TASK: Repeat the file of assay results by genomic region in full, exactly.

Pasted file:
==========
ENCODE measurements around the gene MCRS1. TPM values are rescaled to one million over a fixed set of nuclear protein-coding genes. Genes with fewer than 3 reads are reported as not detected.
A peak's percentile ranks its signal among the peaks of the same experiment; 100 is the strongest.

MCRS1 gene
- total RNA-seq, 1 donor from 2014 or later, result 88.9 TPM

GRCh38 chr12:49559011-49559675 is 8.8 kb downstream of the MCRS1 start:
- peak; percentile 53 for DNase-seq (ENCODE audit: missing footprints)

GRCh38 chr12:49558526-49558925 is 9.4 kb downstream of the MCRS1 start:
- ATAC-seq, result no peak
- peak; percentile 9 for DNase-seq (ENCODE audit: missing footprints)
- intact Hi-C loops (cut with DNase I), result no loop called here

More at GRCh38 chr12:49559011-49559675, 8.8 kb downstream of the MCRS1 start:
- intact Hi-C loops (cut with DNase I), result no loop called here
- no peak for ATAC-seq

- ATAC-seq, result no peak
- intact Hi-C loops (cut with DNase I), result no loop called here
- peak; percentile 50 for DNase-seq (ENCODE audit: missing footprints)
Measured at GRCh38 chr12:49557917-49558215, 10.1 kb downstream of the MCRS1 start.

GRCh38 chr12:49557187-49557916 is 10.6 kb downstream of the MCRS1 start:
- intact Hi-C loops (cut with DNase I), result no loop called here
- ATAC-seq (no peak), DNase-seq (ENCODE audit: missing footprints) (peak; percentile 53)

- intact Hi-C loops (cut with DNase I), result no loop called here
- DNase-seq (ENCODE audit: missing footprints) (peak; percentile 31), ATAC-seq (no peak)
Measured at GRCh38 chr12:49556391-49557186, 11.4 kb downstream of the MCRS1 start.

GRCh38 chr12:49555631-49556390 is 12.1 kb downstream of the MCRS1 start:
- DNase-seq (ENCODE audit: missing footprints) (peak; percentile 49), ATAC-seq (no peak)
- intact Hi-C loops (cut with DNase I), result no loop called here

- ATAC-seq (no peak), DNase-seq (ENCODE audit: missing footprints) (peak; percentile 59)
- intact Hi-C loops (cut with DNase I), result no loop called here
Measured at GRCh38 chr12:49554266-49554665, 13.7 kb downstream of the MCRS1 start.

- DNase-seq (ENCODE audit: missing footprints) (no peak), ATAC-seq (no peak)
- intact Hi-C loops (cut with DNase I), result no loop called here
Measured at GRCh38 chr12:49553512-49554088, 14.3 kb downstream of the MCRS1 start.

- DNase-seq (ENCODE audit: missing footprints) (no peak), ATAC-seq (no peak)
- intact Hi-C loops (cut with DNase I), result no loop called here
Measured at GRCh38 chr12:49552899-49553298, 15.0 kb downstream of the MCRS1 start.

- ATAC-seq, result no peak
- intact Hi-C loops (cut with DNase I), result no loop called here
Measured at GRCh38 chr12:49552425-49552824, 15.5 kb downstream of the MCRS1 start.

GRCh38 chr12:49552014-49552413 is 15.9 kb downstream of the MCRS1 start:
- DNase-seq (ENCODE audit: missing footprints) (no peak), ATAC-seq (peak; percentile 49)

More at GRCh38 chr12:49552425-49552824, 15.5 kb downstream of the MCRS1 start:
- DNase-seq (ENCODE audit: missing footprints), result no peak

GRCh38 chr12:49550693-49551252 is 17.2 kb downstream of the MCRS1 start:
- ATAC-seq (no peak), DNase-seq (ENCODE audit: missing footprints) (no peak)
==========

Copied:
ENCODE measurements around the gene MCRS1. TPM values are rescaled to one million over a fixed set of nuclear protein-coding genes. Genes with fewer than 3 reads are reported as not detected.
A peak's percentile ranks its signal among the peaks of the same experiment; 100 is the strongest.

MCRS1 gene
- total RNA-seq, 1 donor from 2014 or later, result 88.9 TPM

GRCh38 chr12:49559011-49559675 is 8.8 kb downstream of the MCRS1 start:
- peak; percentile 53 for DNase-seq (ENCODE audit: missing footprints)

GRCh38 chr12:49558526-49558925 is 9.4 kb downstream of the MCRS1 start:
- ATAC-seq, result no peak
- peak; percentile 9 for DNase-seq (ENCODE audit: missing footprints)
- intact Hi-C loops (cut with DNase I), result no loop called here

More at GRCh38 chr12:49559011-49559675, 8.8 kb downstream of the MCRS1 start:
- intact Hi-C loops (cut with DNase I), result no loop called here
- no peak for ATAC-seq

- ATAC-seq, result no peak
- intact Hi-C loops (cut with DNase I), result no loop called here
- peak; percentile 50 for DNase-seq (ENCODE audit: missing footprints)
Measured at GRCh38 chr12:49557917-49558215, 10.1 kb downstream of the MCRS1 start.

GRCh38 chr12:49557187-49557916 is 10.6 kb downstream of the MCRS1 start:
- intact Hi-C loops (cut with DNase I), result no loop called here
- ATAC-seq (no peak), DNase-seq (ENCODE audit: missing footprints) (peak; percentile 53)

- intact Hi-C loops (cut with DNase I), result no loop called here
- DNase-seq (ENCODE audit: missing footprints) (peak; percentile 31), ATAC-seq (no peak)
Measured at GRCh38 chr12:49556391-49557186, 11.4 kb downstream of the MCRS1 start.

GRCh38 chr12:49555631-49556390 is 12.1 kb downstream of the MCRS1 start:
- DNase-seq (ENCODE audit: missing footprints) (peak; percentile 49), ATAC-seq (no peak)
- intact Hi-C loops (cut with DNase I), result no loop called here

- ATAC-seq (no peak), DNase-seq (ENCODE audit: missing footprints) (peak; percentile 59)
- intact Hi-C loops (cut with DNase I), result no loop called here
Measured at GRCh38 chr12:49554266-49554665, 13.7 kb downstream of the MCRS1 start.

- DNase-seq (ENCODE audit: missing footprints) (no peak), ATAC-seq (no peak)
- intact Hi-C loops (cut with DNase I), result no loop called here
Measured at GRCh38 chr12:49553512-49554088, 14.3 kb downstream of the MCRS1 start.

- DNase-seq (ENCODE audit: missing footprints) (no peak), ATAC-seq (no peak)
- intact Hi-C loops (cut with DNase I), result no loop called here
Measured at GRCh38 chr12:49552899-49553298, 15.0 kb downstream of the MCRS1 start.

- ATAC-seq, result no peak
- intact Hi-C loops (cut with DNase I), result no loop called here
Measured at GRCh38 chr12:49552425-49552824, 15.5 kb downstream of the MCRS1 start.

GRCh38 chr12:49552014-49552413 is 15.9 kb downstream of the MCRS1 start:
- DNase-seq (ENCODE audit: missing footprints) (no peak), ATAC-seq (peak; percentile 49)

More at GRCh38 chr12:49552425-49552824, 15.5 kb downstream of the MCRS1 start:
- DNase-seq (ENCODE audit: missing footprints), result no peak

GRCh38 chr12:49550693-49551252 is 17.2 kb downstream of the MCRS1 start:
- ATAC-seq (no peak), DNase-seq (ENCODE audit: missing footprints) (no peak)